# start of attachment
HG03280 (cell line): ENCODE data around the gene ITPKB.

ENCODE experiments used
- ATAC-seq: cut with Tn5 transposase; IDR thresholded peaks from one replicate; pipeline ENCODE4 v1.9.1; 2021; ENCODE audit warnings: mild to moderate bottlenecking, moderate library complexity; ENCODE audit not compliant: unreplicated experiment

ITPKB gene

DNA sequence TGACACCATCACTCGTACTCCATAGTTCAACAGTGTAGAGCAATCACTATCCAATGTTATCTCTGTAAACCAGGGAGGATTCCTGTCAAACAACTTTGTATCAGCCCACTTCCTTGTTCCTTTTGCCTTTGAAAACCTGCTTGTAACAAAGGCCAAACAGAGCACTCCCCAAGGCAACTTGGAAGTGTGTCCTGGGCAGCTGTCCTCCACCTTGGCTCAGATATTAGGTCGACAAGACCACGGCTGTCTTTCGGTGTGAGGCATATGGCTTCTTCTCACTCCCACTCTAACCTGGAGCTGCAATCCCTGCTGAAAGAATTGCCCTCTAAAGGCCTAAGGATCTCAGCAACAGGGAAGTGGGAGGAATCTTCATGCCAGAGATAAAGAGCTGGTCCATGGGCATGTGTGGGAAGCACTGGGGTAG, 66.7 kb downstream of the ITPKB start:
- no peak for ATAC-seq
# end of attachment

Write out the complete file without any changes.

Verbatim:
HG03280 (cell line): ENCODE data around the gene ITPKB.

ENCODE experiments used
- ATAC-seq: cut with Tn5 transposase; IDR thresholded peaks from one replicate; pipeline ENCODE4 v1.9.1; 2021; ENCODE audit warnings: mild to moderate bottlenecking, moderate library complexity; ENCODE audit not compliant: unreplicated experiment

ITPKB gene

DNA sequence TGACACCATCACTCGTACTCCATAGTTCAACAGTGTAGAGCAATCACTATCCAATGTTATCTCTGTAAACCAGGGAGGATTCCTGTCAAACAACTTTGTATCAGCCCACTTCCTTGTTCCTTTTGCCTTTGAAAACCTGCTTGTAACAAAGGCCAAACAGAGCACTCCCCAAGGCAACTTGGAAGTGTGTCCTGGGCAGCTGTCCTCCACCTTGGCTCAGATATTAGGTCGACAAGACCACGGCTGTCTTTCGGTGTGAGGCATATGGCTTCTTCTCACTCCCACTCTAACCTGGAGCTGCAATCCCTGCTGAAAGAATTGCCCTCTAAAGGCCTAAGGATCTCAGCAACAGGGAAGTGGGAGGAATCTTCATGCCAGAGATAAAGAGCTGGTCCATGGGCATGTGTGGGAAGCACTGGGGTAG, 66.7 kb downstream of the ITPKB start:
- no peak for ATAC-seq